U.S. Fails To Secure Flight Schools
Last Updated: Tue, 02/22/2011 – 1:27pm
Nearly a decade after terrorists crashed planes into the World Trade Center and Pentagon how could the U.S. government permit an illegal immigrant to obtain a pilot’s license and run a school that trains dozens of foreigners to fly small aircraft?
The question is directed at the Homeland Security agency responsible for scrutinizing all foreign flight students before they can take lessons or get a pilot’s license in the U.S. Here’s a hint; the agency was created after 9/11 specifically to prevent another terrorist attack by protecting the nation’s transportation system, especially aviation. It’s the Transportation Security Administration (TSA).
A few months ago a news report alerted TSA officials that a flight school in Stow Massachusetts, a rural community about 25 miles west of Boston, was operated by an illegal immigrant who somehow got a U.S. pilot’s license. Enrolled in the school (TJ Aviation Flight Academy) were more than 30 illegal aliens who were actually cleared by the TSA to train as pilots. Several of them had entered the U.S. legally but their visas expired, just like several of the 9/11 hijackers.
Many have been deported but the TSA has failed to implement any security controls to prevent a similar atrocity, though the agency is working “to refine the process for checking the immigration status of alien flight school students,” according to a spokesman quoted in a Boston newspaper this week. The story reveals that Homeland Security officials have not instituted new safeguards to stop other flight schools from enrolling illegal immigrants who could present national security threats.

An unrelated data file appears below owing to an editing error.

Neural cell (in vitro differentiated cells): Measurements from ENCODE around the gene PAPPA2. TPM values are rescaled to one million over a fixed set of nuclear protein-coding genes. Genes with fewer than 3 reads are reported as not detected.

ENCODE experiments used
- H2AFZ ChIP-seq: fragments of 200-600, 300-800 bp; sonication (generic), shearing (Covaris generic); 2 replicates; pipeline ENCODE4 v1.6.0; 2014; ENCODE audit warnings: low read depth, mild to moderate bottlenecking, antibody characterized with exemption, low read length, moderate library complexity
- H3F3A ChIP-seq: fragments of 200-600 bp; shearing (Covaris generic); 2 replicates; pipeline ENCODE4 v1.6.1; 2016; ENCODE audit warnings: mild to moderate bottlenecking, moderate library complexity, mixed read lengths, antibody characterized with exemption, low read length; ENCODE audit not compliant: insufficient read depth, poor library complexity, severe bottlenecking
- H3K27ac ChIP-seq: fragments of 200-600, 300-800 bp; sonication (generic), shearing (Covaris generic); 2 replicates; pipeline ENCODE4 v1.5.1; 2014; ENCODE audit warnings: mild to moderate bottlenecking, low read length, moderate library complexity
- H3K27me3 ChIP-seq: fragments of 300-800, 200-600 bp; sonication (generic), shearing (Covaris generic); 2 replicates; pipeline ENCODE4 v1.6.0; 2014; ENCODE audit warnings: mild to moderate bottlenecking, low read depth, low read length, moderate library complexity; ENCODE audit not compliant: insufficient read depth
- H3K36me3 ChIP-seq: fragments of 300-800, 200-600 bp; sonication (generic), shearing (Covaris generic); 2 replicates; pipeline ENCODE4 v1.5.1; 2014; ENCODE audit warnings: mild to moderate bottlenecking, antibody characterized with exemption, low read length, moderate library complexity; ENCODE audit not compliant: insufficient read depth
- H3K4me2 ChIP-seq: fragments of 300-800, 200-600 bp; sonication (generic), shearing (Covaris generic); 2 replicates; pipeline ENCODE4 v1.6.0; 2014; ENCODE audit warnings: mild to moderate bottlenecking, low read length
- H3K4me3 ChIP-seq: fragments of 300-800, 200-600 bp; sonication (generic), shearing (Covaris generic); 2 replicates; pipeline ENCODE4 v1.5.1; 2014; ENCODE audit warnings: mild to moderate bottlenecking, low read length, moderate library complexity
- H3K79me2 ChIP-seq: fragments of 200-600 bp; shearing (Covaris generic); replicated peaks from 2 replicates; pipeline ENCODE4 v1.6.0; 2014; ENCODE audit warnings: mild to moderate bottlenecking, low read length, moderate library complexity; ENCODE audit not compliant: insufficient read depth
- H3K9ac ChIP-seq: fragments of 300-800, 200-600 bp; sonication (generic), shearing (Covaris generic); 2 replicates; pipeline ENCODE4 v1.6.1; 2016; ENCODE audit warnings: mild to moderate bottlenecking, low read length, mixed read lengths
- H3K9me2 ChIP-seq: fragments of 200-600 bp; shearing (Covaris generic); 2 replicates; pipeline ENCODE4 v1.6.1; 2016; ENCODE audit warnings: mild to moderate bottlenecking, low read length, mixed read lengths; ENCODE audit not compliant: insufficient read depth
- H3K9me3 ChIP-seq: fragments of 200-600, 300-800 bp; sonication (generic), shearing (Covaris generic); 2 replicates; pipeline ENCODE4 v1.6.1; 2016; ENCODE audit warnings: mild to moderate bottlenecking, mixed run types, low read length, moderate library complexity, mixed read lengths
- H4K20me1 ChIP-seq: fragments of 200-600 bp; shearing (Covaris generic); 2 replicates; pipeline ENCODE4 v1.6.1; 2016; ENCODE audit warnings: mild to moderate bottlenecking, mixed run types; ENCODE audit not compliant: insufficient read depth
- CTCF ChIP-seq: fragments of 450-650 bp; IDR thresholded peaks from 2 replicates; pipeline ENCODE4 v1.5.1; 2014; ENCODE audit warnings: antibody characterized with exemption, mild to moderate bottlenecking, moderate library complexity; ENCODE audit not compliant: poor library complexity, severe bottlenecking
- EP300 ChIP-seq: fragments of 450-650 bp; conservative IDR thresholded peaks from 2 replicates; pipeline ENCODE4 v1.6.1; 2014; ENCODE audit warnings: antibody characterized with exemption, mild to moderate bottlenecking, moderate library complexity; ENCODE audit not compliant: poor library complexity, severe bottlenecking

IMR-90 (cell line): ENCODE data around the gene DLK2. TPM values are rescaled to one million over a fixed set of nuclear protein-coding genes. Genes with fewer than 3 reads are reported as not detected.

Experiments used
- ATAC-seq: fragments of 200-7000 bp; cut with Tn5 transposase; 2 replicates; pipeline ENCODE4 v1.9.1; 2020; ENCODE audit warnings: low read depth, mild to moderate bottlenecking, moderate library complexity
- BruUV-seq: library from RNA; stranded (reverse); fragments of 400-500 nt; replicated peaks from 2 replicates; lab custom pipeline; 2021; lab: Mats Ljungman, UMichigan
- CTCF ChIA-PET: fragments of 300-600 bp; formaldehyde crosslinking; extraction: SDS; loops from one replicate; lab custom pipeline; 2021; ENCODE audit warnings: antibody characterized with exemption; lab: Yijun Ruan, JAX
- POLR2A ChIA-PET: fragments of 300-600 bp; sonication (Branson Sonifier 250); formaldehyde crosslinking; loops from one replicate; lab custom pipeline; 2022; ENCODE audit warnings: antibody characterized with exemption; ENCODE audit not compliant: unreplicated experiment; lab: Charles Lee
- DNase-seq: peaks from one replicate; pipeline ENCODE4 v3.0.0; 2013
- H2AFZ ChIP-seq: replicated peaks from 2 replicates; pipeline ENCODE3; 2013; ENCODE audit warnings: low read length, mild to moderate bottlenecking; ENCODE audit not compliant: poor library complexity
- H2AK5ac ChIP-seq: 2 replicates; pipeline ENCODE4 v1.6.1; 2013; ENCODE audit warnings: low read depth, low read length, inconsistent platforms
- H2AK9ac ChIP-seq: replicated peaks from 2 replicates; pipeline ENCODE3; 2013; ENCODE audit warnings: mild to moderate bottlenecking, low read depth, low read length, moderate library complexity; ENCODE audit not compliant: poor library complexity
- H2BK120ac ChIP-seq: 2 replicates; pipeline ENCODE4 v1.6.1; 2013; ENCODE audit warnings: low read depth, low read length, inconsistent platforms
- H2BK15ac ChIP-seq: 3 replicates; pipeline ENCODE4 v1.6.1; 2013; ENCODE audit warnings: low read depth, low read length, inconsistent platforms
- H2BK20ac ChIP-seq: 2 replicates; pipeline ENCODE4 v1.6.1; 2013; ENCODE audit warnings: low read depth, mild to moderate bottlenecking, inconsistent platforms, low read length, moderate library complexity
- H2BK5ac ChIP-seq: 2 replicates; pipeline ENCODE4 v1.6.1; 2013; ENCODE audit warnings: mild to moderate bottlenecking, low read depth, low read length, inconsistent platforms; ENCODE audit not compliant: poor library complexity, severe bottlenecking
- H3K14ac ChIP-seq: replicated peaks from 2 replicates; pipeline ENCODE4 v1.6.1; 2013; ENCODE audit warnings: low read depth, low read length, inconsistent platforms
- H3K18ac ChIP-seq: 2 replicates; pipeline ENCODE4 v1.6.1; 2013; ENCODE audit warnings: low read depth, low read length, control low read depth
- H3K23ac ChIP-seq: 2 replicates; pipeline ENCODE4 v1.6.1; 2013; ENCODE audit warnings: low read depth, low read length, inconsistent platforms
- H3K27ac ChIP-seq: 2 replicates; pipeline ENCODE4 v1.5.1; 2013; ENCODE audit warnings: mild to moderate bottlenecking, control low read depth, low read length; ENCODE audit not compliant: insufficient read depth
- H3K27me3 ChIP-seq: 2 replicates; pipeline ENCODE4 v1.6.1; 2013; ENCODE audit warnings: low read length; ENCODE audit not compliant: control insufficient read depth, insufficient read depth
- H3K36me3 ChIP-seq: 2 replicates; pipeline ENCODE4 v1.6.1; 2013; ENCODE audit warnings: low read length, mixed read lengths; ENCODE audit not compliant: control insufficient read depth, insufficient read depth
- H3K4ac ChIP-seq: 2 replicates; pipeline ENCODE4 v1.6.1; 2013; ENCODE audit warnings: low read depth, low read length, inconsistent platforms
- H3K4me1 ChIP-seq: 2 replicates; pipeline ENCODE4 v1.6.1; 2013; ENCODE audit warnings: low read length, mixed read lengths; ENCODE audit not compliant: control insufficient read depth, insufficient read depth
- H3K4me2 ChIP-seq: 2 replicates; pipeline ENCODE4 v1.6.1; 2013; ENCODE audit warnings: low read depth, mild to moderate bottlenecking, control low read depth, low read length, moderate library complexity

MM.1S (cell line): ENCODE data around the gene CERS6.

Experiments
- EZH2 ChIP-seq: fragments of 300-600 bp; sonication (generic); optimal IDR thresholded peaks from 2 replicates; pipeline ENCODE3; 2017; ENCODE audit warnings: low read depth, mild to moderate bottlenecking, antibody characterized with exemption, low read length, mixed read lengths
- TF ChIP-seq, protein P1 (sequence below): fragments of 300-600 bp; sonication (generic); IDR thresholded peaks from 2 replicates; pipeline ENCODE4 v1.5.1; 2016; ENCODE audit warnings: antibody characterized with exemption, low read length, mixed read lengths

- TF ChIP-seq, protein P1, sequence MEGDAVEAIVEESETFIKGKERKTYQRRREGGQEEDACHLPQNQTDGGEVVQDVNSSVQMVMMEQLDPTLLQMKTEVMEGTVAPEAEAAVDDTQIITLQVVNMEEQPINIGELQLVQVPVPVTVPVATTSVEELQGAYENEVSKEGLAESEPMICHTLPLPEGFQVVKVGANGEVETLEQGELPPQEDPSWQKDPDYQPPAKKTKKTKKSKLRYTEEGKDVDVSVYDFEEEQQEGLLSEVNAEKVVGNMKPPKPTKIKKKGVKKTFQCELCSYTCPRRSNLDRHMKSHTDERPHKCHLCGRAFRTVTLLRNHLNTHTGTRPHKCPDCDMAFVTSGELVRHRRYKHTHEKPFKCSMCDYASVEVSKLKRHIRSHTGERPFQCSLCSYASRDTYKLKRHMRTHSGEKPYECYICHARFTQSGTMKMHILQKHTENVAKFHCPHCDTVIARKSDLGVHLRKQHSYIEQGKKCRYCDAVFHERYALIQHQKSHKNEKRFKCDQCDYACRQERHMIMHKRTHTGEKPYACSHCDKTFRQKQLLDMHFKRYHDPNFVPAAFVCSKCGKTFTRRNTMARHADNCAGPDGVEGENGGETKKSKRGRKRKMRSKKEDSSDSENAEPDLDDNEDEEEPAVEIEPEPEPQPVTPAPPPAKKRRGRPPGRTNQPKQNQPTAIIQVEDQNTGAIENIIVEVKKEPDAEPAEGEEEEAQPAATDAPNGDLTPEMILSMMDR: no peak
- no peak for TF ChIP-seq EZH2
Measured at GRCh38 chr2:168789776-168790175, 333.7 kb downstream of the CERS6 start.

Pilots are actually licensed by the Federal Aviation Administration (FAA), but the agency relies on the TSA for criminal and immigration background checks. FAA officials claim that they don’t have the legal authority to revoke a pilot’s license for being in the country illegally, indicating that government bureaucracy is playing a role in the inexcusable security lapses.
The TSA, which has 55,000 employees, has compromised the nation’s security on many occasions and its lapses have been well documented over the years. The agency approved background checks for illegal immigrants to work in sensitive areas of busy airports, violated federal standards by not screening cargo and passengers on hundreds of thousands of planes that fly over the U.S. annually and allowed guns and bombs to slip by at major U.S. airports during random tests.
A few months ago inept screeners missed a suitcase filled with explosives that blasted after a three-hour domestic flight. Checked on a flight from Boston toMiami, the bag contained hundreds of bullet primers that exploded on the tarmac after the plane arrived in south Florida. Primers provide the spark that detonates the gunpowder in bullets.
In the meantime tax dollars keep pouring into TSA coffers. President Obama has given the agency more than $3 billion in recovery funds—including $98 million for “advanced technology X-ray units” that screen baggage—and Homeland Security Secretary Janet Napolitano wants Congress to increase its 2012 budget by $459 million to a whopping $8.1 billion.